Herzlich willkommen!


I am Jens Kuhfs, and I would like to welcome you to my website. The emphasis of the site is on underwater photography, with the occasional excursion into other topics.


Azores - Portugal

The marine environment from my point of view

The great oceans have influenced human behaviour since its very beginning. The marine environment is home to a multitude of different species. They are part of a food cycle on which a large part of the people and wildlife on the planet depend.

Animals and plants living in the oceans have developed their own responces to outside influences such as pressure, temperature and light. Scientists too are fascinated by the unique lifeforms they find there, and are working to understand them. But we still know more about outer space than we do about the complex interconnections of the underwater world.

We should be particularly interested in the sea mammals such as whales (see eg. the Whale-Watching-Web) and dolphins (see www.wdcs.org). Sharks (see eg. nationalgeographic.com) -- perfect hunters -- have even more difficulty being understood by humans. Their looks alone spread fear and horror, especially the shape of their head (see www.kaphoto.com). Sadly, people will never truly respect and understand these perfectly-adapted animals. The media-fuelled clichés about sharks only quicken the downfall of these unique creatures. Who doesn't know the helpful "Flipper" (roadsideamerica.com), the evil sperm whale (pic.) Moby Dick (www.filmtext.com), or the fearsome "Jaws" (nationalgeographic.com), who attacks innocent swimmers.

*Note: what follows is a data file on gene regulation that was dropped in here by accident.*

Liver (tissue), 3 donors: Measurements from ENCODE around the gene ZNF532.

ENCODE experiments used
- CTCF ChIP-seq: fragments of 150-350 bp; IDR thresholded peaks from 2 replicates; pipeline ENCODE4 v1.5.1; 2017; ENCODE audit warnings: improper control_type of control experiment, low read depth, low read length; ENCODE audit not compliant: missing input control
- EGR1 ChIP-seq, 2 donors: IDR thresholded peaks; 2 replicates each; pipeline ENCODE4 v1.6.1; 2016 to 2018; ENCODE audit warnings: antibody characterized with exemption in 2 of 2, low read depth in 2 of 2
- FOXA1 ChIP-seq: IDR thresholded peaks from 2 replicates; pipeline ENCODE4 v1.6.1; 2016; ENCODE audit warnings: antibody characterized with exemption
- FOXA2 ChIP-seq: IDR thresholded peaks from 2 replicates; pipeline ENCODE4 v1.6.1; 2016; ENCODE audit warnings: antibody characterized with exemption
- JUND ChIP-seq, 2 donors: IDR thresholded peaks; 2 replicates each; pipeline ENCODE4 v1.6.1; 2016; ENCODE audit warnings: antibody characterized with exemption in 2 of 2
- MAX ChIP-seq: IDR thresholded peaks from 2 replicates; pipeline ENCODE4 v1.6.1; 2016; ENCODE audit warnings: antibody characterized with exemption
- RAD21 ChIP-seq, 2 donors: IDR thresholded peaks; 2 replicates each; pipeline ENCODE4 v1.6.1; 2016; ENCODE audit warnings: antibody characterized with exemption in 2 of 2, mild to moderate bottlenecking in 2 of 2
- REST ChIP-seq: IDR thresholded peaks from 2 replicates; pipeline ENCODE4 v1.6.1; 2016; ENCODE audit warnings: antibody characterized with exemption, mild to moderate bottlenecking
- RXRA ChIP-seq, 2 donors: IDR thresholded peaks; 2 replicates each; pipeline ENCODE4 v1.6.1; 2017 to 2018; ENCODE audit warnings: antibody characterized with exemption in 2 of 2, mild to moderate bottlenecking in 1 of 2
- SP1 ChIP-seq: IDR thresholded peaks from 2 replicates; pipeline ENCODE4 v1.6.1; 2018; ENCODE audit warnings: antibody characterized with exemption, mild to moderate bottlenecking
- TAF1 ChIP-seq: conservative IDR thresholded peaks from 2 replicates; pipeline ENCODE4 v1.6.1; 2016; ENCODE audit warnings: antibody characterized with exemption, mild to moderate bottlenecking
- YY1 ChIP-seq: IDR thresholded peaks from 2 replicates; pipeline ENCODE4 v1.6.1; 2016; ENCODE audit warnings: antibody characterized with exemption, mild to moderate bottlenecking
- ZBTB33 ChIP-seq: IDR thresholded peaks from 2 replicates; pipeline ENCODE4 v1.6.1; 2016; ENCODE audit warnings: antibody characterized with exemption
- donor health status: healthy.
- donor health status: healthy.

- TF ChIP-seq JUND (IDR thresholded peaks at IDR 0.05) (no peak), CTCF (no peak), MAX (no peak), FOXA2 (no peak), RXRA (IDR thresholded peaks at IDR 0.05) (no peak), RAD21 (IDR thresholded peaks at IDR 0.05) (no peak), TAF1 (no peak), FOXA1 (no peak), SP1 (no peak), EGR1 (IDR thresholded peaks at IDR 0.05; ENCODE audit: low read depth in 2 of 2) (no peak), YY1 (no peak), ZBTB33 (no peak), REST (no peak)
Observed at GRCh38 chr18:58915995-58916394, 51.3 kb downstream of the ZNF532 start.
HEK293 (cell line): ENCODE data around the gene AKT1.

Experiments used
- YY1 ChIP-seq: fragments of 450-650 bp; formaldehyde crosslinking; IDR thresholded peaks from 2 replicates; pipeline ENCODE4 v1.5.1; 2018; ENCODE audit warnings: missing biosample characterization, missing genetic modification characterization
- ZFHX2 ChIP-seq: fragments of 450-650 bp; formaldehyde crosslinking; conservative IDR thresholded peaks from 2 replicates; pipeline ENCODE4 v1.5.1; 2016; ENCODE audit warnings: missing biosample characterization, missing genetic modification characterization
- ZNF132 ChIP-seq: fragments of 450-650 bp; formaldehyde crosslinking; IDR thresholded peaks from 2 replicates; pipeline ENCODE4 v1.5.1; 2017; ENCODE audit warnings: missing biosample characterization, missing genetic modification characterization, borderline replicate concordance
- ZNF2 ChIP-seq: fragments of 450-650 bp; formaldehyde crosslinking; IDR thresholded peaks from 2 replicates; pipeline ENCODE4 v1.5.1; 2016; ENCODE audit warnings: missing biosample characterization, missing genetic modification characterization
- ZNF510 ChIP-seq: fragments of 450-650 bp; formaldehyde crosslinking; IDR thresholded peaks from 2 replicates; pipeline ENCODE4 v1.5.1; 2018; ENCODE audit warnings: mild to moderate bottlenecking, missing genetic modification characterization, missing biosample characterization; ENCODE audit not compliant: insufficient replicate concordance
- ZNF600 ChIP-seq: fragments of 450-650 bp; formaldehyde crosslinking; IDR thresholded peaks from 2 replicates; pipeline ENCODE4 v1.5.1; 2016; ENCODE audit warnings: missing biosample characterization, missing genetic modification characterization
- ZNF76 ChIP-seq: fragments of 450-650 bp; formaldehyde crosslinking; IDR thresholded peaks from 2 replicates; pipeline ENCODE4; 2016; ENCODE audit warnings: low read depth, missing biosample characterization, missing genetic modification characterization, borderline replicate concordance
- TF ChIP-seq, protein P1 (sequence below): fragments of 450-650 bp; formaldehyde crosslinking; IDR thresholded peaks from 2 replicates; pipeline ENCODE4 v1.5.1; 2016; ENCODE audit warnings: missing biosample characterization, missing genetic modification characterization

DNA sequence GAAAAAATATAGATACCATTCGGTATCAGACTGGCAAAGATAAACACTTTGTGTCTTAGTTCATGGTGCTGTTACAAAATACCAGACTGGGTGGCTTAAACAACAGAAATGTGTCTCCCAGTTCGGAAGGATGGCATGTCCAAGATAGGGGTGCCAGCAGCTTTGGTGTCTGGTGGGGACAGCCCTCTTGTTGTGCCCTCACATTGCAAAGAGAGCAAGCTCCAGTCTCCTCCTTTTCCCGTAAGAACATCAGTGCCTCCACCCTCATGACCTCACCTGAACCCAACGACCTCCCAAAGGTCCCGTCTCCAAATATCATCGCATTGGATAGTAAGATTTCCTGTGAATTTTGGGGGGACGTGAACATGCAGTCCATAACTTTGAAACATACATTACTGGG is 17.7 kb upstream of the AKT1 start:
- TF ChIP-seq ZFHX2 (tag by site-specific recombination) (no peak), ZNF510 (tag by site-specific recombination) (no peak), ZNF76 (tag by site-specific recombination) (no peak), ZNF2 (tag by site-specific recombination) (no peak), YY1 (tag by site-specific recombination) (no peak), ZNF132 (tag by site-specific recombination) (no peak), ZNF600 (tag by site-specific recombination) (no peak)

We humans penetrate ever deeper into the habitats of wild animals, making conflict inevitable. These conflicts are usually resolved only by extermination and domination. Societies which have understand how humans and nature can co-exist are few and far-between.


Myanmar - Burma

Lofoten - Norway

Lofoten - Norway

Azores - Portugal

Understanding with a camera

My most successful attempt so far at portraying this unique underwater world on film has been in the Azores. The pictures show curious sperm whales. Right after meeting me, they dived down perhaps 500m. I was particularly happy to have been able to photograph some Risso's dolphins with their young. Risso's dolphins are not particularly rare in the Azores, but they react very shyly to being approached above or below water. On the last day of this visit to the Azores, my last chance to take pictures, I set off underwater as usual to look for Risso's dolphins. What was special on this morning was that the two Risso's dolphins were not shy at all, and even came to have a look at me. I was so delighted that I almost forgot press the shutter.

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